Finding The Awesomeness In Being A Stepmom

It seems like there are more and more blended families. I grew up in a blended family with one half-sister, two half-brothers and three step brothers. My family growing up wasn’t perfect, but whose family was? My husband has two kids – a 11 year old daughter and a 7 year old son. In the beginning, it was very confusing for me. I am a person that needs clarity around my role and purpose and it was very unclear at first. Fellow stepmoms can relate. I was becoming a part of a family that had so much history and so many memories that I was not a part of. That intimidated me at first, but over time I developed an understanding and an appreciation for it. In my case, I did not have any kids of my own, so I was coming into a situation where I knew NOTHING about parenting. I mean… I babysat for a few kids back in high school. Does that count? Coming in midstream like this stepmama, I was royally confused. I am supposed to know what to do? Do people expect me to know what to do? Am I setting a good example? Should I be doing more? Am I doing it right? Plus like ten thousand other questions. My husband (before we got married) was incredibly supportive and shared with me that he did not expect anything from me. That gave me some space to process and find my way. Eventually, you catch up enough to have some level of parenting confidence.

So here are the things I love about being a stepmom. I’m not sure how these are similar or different from being a “real mom”, but here are my thoughts…

You can create the stepmom that you want to be. For me, once I gained my parenting confidence, I was able to shape my stepmom brand as fun, passionate, dedicated and trustworthy. Goofiness runs deep in my veins, so of course I am goofy with the kids. Often I try to make them laugh (sometimes I succeed and sometimes I don’t). It was important to me that the kids see how passionate and dedicated I was about certain things like running, health and my relationship with their father.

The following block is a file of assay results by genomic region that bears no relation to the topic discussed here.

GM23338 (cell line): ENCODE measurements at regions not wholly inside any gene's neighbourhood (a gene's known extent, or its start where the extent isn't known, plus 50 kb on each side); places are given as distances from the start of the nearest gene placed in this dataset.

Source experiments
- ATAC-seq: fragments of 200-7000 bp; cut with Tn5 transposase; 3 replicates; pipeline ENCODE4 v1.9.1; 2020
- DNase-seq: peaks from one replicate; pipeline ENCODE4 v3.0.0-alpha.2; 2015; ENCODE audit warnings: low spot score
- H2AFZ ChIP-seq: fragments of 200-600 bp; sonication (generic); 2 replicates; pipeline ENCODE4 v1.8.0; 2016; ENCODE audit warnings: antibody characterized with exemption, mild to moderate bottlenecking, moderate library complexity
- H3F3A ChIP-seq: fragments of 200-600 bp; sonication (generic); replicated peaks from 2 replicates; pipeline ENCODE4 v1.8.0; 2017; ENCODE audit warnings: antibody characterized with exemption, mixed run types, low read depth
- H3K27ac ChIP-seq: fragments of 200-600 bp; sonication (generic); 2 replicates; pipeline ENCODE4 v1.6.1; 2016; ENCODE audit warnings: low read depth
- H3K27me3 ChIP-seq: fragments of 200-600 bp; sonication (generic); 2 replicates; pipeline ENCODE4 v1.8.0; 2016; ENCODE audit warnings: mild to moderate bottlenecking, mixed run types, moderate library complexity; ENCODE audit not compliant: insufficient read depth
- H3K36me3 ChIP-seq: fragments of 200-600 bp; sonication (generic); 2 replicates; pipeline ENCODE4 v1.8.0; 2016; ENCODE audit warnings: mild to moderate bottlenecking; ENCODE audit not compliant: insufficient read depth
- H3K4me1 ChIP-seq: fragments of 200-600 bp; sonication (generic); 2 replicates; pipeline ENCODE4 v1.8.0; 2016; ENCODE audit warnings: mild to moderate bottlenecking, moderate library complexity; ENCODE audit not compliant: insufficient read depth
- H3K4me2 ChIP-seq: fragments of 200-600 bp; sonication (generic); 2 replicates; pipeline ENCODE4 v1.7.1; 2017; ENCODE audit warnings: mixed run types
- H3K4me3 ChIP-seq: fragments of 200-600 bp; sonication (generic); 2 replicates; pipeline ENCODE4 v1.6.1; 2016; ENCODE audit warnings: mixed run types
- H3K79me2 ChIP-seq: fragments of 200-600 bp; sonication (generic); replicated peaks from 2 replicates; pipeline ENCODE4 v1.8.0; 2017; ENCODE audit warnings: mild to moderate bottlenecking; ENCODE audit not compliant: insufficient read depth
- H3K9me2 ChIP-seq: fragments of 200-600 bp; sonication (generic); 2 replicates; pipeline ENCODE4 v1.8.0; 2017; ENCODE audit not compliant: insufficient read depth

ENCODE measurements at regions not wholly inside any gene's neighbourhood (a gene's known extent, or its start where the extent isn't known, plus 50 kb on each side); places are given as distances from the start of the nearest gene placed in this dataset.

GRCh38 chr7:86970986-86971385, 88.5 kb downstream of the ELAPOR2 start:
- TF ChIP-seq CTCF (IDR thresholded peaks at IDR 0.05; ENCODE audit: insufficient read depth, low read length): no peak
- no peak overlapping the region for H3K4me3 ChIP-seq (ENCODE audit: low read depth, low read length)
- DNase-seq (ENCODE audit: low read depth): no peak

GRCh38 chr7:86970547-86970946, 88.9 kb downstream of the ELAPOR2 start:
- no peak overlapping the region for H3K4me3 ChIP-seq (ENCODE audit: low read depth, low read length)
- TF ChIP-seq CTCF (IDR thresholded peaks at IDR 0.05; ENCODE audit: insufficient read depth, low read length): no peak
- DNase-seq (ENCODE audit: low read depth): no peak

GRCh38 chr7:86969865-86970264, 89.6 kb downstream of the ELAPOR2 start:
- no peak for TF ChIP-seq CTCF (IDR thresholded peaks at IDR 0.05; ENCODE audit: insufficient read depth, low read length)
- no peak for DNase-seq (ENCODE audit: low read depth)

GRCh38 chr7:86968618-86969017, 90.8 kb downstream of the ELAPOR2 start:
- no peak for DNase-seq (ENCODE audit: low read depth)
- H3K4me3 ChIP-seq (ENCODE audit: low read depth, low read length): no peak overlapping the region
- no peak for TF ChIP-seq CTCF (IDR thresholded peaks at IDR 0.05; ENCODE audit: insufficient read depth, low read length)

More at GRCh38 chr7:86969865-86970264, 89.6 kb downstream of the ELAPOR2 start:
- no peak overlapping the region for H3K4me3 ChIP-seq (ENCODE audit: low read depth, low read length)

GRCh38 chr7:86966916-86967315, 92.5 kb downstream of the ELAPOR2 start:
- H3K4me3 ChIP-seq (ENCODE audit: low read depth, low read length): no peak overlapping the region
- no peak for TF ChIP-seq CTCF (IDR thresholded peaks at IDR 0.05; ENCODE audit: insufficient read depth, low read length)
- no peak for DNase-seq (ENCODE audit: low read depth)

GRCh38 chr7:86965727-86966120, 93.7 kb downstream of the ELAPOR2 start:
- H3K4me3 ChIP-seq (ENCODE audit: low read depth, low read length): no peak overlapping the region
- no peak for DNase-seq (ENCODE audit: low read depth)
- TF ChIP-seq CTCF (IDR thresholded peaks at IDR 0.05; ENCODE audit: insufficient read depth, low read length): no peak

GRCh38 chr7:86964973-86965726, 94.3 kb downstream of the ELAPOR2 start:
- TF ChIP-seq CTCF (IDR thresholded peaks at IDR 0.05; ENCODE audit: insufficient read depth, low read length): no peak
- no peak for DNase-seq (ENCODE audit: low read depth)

You can be a trusted adviser and friend. I’ll never forget when our daughter came home several months ago and opened up to me about something personal. I realized after she told me “don’t say anything, not even to dad” that I was the only adult that knew of this story. I kept her secret for real! Later, she shared the story with her dad and I could sense her appreciation that I kept my promise.

Your relationship is what you make it. The relationship you have with your step kids is what it is because you both choose what you want it to be. They don’t have to like me or love me, but I am incredibly grateful that they do and there is something beautiful in that. I enjoy spending time with them together and individually and that has helped us to deepen our relationship.

Let your partner and kids shape your role in the family. I didn’t understand this at first and I really struggled with needing clarity of my role in the family. Honestly, there just wasn’t any and I needed direction. Looking at my strengths and passions helped guide me, but really understanding what my husband the kids appreciated about me and relied on me for helped me to find it. In my situation, my role started to form as a co-parent to my husband with helping to run the kids around (pick-ups, drop-offs), preparing dinner, helping to keep tabs on homework and projects and motivating the family to pursue the things important to them.

For all you stepmoms out there, keep your chin up and I’m sure you will find your mojo. You need to work with your partner to help you through this journey. Thankfully, I have an amazing partner and he provided me so much support through my journey. My advice is that building a relationship with your step kids takes time and demands your patience. You shouldn’t expect your step kids or the kids of your partner to immediately accept you. Keep an open mind and invest in getting to know them. You should be transparent about who you are and when the time is right, your relationship with your partner. Allow the kids to ask questions and be prepared to give honest and appropriate answers. They need to have space and freedom to express their feelings and ask questions. Sometimes their thoughts and feelings may be hard to hear, but it is so so so important to allow them to speak their mind and embrace those feelings. I know this might feel uncomfortable for you, but it is the best thing for them and long-term the best thing for you.

Best of luck in navigating your journey!

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